Category Archives: Executive Reviews

Posts in this category present content related to Executive Reviews of operating activities (businesses, initiatives, functions, units, accounts, etc.).

The Secret to Creating a Productive Private Company Board of Directors

Successful, fast-growing private companies often struggle with how to set up and operate a high-functioning board of directors. What tends to evolve is a group of well-intentioned people that meet every few months for a couple of days to learn about all the great things the company is doing instead of having a crisp discussion about how the company is performing relative to its board-approved plan and how it is progressing on that year’s strategic initiatives.

While it’s important for fast-growing successful privately-owned company corporate boards to have a diverse board of directors that includes outside directors who can provide an objective perspective and help ensure that the board is not dominated by family members, establish clear governance policies and procedures that outline the roles and responsibilities of board members, and have regular board meetings that are well-organized and focused on the company’s strategic goals, there are also some best practices that can help maximize the value of the board’s meeting time.

In this post, we will share some of these best practices and provide a template for an effective board agenda.

The Board Agenda

The board agenda is the key tool for ensuring that the board meeting is productive and efficient. The board chair should send out the agenda four to five days before the meeting with a request for any additions, deletions or corrections. The agenda should be clear, concise, and relevant, and should focus on the company’s performance relative to the board-approved plan, progress towards achieving strategic goals and objectives, and any urgent issues.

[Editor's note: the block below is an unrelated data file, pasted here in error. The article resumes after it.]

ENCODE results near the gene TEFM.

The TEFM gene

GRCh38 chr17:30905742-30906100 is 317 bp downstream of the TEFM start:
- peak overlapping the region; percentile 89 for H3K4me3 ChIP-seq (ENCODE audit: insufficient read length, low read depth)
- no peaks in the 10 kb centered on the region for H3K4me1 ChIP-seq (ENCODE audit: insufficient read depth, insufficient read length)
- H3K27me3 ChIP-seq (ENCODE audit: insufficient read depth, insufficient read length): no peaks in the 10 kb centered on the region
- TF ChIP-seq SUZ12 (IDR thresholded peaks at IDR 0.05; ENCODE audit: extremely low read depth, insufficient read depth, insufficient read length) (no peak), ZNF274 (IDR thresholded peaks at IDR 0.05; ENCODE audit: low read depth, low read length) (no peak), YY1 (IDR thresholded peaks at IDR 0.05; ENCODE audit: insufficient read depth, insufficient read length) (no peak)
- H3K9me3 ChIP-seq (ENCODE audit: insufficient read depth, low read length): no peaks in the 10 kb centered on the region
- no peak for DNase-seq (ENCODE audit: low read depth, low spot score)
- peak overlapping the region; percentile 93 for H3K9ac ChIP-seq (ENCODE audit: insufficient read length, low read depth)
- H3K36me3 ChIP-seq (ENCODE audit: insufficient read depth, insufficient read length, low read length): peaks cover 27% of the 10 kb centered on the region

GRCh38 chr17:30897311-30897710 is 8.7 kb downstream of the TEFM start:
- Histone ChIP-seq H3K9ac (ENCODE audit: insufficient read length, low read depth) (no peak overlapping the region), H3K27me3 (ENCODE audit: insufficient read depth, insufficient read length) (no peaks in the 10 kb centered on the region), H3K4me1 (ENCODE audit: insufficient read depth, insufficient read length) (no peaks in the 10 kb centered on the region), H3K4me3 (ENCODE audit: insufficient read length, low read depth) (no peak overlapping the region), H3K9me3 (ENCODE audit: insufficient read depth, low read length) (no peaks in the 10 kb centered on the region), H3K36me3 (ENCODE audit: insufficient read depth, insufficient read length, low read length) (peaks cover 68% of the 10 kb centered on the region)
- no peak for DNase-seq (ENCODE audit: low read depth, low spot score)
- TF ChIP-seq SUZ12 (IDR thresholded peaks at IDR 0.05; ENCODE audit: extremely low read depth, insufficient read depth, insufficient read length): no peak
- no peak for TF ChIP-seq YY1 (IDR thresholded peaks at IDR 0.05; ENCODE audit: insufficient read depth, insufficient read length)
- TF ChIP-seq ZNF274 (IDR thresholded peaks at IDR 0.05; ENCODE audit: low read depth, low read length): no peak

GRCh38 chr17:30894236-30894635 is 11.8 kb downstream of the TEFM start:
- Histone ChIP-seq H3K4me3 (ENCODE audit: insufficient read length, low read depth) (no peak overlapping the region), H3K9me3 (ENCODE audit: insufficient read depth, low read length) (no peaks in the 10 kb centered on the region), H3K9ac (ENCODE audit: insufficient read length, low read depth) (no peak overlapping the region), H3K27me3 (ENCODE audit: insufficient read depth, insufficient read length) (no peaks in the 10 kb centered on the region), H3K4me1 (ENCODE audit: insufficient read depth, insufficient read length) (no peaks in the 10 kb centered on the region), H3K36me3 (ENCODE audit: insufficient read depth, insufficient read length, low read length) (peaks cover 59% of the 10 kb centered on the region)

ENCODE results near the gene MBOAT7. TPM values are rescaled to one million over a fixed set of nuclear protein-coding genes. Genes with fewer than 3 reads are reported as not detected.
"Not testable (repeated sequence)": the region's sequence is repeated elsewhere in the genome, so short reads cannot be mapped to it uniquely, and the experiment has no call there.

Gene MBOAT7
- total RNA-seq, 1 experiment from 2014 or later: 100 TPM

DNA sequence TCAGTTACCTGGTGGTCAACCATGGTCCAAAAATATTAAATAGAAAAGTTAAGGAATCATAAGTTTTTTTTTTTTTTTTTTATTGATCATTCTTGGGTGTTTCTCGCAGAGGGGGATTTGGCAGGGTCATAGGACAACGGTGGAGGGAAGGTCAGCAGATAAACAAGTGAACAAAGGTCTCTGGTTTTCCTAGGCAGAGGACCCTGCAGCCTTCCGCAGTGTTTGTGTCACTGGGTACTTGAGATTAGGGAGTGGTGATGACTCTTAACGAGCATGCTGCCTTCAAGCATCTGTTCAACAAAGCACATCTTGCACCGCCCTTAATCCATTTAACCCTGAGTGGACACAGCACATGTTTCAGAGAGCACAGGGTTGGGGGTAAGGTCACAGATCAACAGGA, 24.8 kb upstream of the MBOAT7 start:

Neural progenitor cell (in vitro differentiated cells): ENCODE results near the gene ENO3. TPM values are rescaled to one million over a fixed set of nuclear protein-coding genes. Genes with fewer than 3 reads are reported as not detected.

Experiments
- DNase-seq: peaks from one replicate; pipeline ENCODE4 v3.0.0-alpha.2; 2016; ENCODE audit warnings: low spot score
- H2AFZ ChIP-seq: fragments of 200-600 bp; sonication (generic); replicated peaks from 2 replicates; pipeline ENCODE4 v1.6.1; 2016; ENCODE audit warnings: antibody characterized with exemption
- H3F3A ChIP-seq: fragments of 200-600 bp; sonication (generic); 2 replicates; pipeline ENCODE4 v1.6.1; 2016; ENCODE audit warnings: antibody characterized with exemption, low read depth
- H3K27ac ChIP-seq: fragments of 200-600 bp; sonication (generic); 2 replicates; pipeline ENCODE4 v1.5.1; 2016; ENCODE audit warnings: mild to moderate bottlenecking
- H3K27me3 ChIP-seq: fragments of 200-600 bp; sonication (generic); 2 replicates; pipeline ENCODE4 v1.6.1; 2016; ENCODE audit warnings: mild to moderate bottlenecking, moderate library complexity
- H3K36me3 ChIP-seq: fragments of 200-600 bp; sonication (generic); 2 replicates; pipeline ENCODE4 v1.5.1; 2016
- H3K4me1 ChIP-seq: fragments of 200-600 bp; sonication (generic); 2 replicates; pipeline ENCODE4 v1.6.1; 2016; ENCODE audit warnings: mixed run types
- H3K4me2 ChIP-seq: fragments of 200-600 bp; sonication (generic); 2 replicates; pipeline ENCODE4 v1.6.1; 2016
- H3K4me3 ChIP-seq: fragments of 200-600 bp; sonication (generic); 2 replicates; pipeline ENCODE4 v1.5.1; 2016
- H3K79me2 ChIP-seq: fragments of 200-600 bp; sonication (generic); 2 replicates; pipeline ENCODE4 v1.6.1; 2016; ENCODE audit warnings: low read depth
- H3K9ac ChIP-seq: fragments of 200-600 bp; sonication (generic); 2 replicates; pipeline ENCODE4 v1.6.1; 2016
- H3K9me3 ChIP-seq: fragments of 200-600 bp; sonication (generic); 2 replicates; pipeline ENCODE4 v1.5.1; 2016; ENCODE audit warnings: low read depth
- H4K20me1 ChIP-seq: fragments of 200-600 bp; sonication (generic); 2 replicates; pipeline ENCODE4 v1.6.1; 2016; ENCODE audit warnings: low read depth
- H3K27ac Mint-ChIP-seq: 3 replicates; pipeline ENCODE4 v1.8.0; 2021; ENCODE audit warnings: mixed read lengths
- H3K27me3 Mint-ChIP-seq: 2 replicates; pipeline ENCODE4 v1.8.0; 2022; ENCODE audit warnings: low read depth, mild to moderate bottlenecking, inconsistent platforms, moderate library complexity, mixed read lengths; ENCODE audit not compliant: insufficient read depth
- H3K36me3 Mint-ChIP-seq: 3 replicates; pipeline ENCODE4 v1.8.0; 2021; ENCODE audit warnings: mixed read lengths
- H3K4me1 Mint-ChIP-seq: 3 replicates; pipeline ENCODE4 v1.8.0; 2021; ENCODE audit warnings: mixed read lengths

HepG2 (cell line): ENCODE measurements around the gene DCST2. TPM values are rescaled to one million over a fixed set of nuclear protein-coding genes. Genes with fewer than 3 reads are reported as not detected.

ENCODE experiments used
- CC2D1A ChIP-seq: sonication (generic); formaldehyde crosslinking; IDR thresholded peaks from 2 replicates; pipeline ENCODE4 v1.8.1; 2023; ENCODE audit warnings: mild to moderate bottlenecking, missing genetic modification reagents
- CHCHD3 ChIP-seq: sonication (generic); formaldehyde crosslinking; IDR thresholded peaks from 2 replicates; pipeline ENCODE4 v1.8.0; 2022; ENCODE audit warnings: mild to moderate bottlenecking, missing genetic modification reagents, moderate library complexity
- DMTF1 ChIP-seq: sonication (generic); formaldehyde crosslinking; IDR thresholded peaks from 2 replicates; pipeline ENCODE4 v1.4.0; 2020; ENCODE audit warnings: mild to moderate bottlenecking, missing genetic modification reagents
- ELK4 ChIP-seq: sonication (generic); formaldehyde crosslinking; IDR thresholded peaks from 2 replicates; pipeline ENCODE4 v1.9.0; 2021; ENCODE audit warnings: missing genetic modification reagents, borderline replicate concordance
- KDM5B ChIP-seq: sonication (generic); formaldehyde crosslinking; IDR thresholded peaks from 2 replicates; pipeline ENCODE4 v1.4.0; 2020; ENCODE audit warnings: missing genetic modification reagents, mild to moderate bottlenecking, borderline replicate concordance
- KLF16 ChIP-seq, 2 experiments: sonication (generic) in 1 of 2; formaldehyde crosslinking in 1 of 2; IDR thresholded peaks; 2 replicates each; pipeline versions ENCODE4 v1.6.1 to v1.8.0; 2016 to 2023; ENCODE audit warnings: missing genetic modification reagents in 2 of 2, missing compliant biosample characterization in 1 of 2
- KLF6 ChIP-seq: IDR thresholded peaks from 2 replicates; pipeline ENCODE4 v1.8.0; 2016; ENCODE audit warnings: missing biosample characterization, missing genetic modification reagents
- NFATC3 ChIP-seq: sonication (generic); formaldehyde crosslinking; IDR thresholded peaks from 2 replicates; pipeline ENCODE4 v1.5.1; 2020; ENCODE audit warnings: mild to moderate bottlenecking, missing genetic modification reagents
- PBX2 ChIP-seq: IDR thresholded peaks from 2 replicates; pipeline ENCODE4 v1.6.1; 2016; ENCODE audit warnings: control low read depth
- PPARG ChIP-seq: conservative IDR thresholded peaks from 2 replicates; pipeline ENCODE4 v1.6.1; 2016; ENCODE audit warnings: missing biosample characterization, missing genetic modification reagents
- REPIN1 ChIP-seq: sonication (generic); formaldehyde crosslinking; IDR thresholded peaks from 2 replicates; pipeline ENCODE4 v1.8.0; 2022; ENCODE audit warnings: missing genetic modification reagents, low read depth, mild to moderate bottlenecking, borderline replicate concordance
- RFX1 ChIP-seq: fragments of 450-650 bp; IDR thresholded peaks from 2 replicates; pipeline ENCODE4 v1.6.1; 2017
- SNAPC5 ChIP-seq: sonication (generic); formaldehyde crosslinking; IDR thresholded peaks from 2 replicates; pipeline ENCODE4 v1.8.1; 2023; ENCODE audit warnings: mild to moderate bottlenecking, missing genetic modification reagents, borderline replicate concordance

A well-formulated agenda should also follow these guidelines:

  • Meetings should be three hours or less. Longer meetings tend to lose focus and energy, and shorter meetings may not allow enough time for meaningful discussion.
  • No big decisions should be made on new items in the meeting in which they are first introduced. New items should be presented for information only, and then discussed and decided in the next meeting after board members have had time to review and reflect on them.
  • Advance material should be made available about two days in advance of meeting for all topics. This allows board members to prepare for the meeting and avoid wasting time on presentations that could have been read beforehand.
  • Allow some time before and / or after the meeting for personal interaction and socializing. This helps build trust and rapport among board members, which can improve communication and collaboration during the meeting.
  • Record Action Items, Decisions, and Insights as they occur in the meeting. The CEO edits and distributes the record a day or two after meeting for review, comment, and the record.

The Board Agenda Template

Here is a board agenda template that follows the best practices mentioned above:

  • 10-min: Call to order and administrative matters (approve minutes from last meeting, bylaw updates, etc.)
  • 15-min: CEO overall summary report on the State of the Business
  • 20-min: Discussion of financial performance relative to plan
  • 20–40-min: updates and discussion on each of up to three of the most important strategic initiatives and / or committee reports.
  • 10-20-min: Walk-on items
  • 5-20-min: Discussion of topics for upcoming meetings
  • 5-min: Adjourn and remind about next meeting date and location

This template provides a general framework for ensuring that the board meeting covers the most important topics in a timely and effective manner. Ir can be adapted to suit the specific needs and preferences of any board.


Setting up and running a high-functioning board of directors for fast-growing private companies can be challenging, but it can also be rewarding. By following some best practices for creating and executing a board agenda, boards can ensure that they are providing valuable guidance and oversight to the company, while also fostering a positive and productive relationship with the management team.